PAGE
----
Cooperation in Washington, DC — A legacy lasting 60 years
When people think of Washington, DC, the first word that comes to mind is not going to be “cooperation.” In just over a week, the masses of people who head out for the conventions and battle it out will only serve to further drive our reputation as a broken town. But this week there is something that will actually bring the district together — a citizen-led diplomatic movement shaped by Sister Cities International that was created 60 years ago by President Dwight D. Eisenhower.
With more than a fifth of its population foreign-born and a variety of residents and diplomats representative of nearly every country around the globe, DC has long been a cosmopolitan city that draws strength from its diversity and from the contributions of people from around the world. The people that reside here, represent cities from all over the country, and the world, many of the places these people yield from hold sister city partnerships with other cities globally that have endured for decades, like Dublin, Ireland and San Jose, California which just celebrated 30 years and Philadelphia, PA and Tel Aviv, Israel which will celebrate 50 years this July.
In some regional pockets across the U.S., we have seen support for the misguided suggestion that in order to achieve peace and prosperity we must close our borders to visitors. We know the fallacy of this notion, and we hope that other municipal officials across the country will take the lead in supporting critical programs like sister cities, which insist on building bridges and not walls.
The concept of citizen diplomacy — that citizens have the right, if not the responsibility, to help shape foreign relations — is a helpful reminder that diplomacy does not begin and end at the federal level. People-to-people exchange has always been an essential first step to building mutual understanding, respect and collaboration between nations and their citizens. As we’ve seen time and again in the years since Sister Cities International was founded, governments (and even countries) come and go, but cities and their people remain. This goes for Washington, DC as well as the other 570 member cities that hold over 2300 partnerships with cities in over 150 countries around the globe.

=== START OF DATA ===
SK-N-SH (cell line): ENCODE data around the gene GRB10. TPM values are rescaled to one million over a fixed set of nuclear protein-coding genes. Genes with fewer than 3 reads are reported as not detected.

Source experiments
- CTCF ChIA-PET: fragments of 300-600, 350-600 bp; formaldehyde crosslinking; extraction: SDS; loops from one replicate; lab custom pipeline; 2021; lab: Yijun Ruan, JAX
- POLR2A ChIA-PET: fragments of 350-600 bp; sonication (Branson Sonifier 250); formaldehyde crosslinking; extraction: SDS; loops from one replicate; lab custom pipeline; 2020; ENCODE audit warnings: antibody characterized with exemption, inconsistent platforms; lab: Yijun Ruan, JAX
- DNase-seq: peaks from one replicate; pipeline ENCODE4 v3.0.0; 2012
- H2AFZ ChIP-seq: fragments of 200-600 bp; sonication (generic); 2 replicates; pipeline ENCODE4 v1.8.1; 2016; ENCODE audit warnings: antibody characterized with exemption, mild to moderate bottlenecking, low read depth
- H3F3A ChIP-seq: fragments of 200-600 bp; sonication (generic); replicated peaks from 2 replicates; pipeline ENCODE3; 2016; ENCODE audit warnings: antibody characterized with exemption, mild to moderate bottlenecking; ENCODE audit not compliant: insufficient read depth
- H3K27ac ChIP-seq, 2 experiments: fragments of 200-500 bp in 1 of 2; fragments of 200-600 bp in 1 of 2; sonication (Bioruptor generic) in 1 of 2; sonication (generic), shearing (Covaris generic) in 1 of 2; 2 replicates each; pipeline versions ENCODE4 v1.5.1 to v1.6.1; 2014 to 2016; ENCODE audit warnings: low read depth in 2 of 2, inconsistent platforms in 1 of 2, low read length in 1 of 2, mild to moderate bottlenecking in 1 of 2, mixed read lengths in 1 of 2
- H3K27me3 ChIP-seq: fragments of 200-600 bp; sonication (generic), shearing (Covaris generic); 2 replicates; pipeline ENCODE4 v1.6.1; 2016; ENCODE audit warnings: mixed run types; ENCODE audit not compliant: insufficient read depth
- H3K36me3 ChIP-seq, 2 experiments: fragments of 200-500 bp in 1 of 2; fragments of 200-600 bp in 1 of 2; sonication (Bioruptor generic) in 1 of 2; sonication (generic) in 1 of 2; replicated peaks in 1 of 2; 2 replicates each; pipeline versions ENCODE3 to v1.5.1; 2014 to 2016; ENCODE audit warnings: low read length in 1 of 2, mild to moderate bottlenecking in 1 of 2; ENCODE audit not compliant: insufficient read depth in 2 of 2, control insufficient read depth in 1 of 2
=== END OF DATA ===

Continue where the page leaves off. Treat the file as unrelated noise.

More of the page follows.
Founded in 1956 by President Eisenhower, the sister cities movement recognizes that everyday citizens have not just the right but the responsibility to represent their communities in international affairs. It also promotes peace through mutual respect, cooperation and understanding — one individual, one community at a time.
These relationships are critical to building long-term economic partnerships, as well. The sister city relationships are by nature long-term, open-ended partnerships that cultivate connections across a number of sectors. It’s a long-term engagement that builds trust, familiarity and deep networks — which any businessperson knows is critical to success, particularly in an international context.
This year, Sister Cities International will celebrate its 60th anniversary. To mark this special moment, Washington, DC, along with nearly 40 other cities across the country have officially issued Mayoral proclamations to go with a bi-partisan congressional resolution that was introduced by Congressman DeSantis and Congressman Castro which has created the first ever Sister Cities International Day, July 15, 2016.
This momentous day in partnership with Washington, DC, will convene volunteers, diplomats, elected officials and other civic leaders from the U.S. and abroad to both learn from one another and showcase the many important benefits of something we need a little more of in every corner of the world: international cooperation. So while the general discourse over the next few weeks may paint Washington, DC as being as divided as ever, at least this week, the city will be united around peace.